The Central Intelligence Agency has been implicated in the death of at least four detainees but the government has so far brought charges against only one low-level contract employee, possibly because modified policies under President George W Bush grant interrogators wide latitude, the New Yorker magazine wrote.
In the case of one Iraqi terrorist suspect, Manadel al-Jamadi, who died shortly after being taken into custody two years ago, the US Justice Department has yet to file charges against anyone even though the death was classified as a homicide.
Photos of grinning US soldiers crouching over Jamadi’s corpse were among the disturbing images that emerged from the Abu Ghraib prison scandal in 2004, prompting international outrage and internal US military investigations.
Jamadi, whose head had been covered by a plastic bag and was shackled in a crucifixion-like pose, died of asphyxiation, according to previous media reports.
The CIA agent who interrogated Jamadi has not been charged with a crime and continues to work for the agency, the New Yorker reported.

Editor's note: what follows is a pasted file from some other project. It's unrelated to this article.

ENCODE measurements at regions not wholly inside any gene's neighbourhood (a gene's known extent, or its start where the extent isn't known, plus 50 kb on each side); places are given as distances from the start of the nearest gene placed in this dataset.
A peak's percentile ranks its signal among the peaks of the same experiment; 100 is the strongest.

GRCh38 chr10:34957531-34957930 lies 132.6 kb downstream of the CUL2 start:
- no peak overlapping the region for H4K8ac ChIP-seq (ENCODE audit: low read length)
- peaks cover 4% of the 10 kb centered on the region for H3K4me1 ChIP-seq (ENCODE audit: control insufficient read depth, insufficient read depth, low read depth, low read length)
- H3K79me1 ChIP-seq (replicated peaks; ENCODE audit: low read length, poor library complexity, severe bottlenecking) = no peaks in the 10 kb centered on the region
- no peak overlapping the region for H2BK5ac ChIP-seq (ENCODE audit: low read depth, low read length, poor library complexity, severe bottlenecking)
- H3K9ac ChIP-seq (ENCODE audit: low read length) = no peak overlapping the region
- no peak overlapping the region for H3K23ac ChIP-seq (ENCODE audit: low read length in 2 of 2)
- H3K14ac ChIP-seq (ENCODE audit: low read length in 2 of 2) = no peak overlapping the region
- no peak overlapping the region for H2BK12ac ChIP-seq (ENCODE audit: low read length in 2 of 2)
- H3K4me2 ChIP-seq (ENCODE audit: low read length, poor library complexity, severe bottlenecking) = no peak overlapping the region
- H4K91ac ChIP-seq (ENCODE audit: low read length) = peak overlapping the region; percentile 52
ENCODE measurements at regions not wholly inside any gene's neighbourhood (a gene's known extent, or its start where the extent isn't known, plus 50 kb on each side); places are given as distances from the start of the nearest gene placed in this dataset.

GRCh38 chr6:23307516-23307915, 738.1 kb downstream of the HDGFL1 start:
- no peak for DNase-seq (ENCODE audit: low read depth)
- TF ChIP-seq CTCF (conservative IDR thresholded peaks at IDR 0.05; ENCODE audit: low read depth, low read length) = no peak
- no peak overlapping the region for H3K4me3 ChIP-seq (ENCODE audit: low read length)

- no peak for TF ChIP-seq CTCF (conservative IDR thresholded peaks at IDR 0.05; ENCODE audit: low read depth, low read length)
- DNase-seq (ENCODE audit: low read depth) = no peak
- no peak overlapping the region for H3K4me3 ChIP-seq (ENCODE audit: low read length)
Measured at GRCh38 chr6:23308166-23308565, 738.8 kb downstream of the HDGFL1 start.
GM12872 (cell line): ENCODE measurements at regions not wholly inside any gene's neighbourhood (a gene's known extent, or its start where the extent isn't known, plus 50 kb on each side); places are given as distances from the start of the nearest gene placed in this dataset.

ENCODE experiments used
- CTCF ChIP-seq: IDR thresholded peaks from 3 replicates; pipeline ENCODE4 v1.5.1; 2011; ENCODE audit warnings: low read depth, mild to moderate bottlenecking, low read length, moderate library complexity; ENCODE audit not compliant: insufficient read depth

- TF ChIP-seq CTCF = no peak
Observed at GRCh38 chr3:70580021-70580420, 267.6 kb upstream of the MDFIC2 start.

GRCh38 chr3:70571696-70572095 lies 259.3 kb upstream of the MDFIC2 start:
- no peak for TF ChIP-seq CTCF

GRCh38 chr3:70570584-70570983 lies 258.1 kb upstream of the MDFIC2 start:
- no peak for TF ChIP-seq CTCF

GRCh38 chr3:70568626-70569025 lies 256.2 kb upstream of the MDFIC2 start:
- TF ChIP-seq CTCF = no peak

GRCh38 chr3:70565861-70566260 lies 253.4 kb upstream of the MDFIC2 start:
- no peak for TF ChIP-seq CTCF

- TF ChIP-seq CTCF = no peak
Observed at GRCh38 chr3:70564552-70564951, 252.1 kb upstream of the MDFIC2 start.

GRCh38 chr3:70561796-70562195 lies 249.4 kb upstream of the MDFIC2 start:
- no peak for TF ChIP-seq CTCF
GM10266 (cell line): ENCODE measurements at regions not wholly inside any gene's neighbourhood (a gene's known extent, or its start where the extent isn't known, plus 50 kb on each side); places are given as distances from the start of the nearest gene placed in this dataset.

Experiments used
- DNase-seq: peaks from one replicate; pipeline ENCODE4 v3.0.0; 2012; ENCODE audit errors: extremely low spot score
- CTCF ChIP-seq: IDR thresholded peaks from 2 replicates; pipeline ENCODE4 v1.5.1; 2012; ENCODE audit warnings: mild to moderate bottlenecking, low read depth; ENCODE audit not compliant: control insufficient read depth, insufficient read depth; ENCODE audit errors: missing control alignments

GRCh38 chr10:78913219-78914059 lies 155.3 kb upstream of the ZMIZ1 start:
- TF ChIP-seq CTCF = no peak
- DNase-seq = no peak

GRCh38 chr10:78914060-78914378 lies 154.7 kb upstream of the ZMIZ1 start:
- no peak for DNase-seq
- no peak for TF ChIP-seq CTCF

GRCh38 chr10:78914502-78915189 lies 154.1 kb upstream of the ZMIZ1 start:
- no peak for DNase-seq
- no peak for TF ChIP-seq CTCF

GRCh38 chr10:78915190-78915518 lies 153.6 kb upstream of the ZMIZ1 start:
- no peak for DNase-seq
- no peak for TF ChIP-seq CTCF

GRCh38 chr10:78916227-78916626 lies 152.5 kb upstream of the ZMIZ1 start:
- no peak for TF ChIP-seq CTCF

The magazine identified the CIA employee, who is not a covert agent, as Mark Swanner and said he and his lawyer declined to comment for the article.
An unnamed lawyer familiar with the case told the magazine that the case appears to be “lying kind of fallow”.
The Bush administration’s legal definition of torture and abuse make it extremely difficult to prosecute any CIA agent suspected of abusing a detainee, the magazine wrote.
Two classified memos written by the Justice Department in 2002 and 2003 allegedly grant “breath-taking” and “radical” latitude for the treatment of prisoners, dismissing domestic and international laws, anonymous sources were quoted as saying.
“These two memos sanction such extreme measures that, even if the agency wanted to discipline or prosecute agents who stray beyond its own comfort level, the legal tools to do so may no longer exist,” the magazine wrote.
The Bush administration has been widely criticized for its response to the Abu Ghraib scandal and other alleged abuses of detainees since the September 11 attacks against the United States in 2001.
The White House has said the government does not condone the use of torture but believes interrogators must have flexibility when questioning terrorist suspects plotting attacks.
Opposition Democrats in the US Senate have demanded the administration release the secret memos on detention and interrogation policies.
“We need to know what was authorised,” Senator Carl Levin of Michigan was quoted as saying. “The refusal to give us these documents is totally inexcusable.”
Mr Bush faces a revolt within his own party over the issue, with a majority of Republican senators backing a proposal explicitly outlawing torture and abuse of prisoners.
The Bush administration has lobbied for an exemption for the CIA.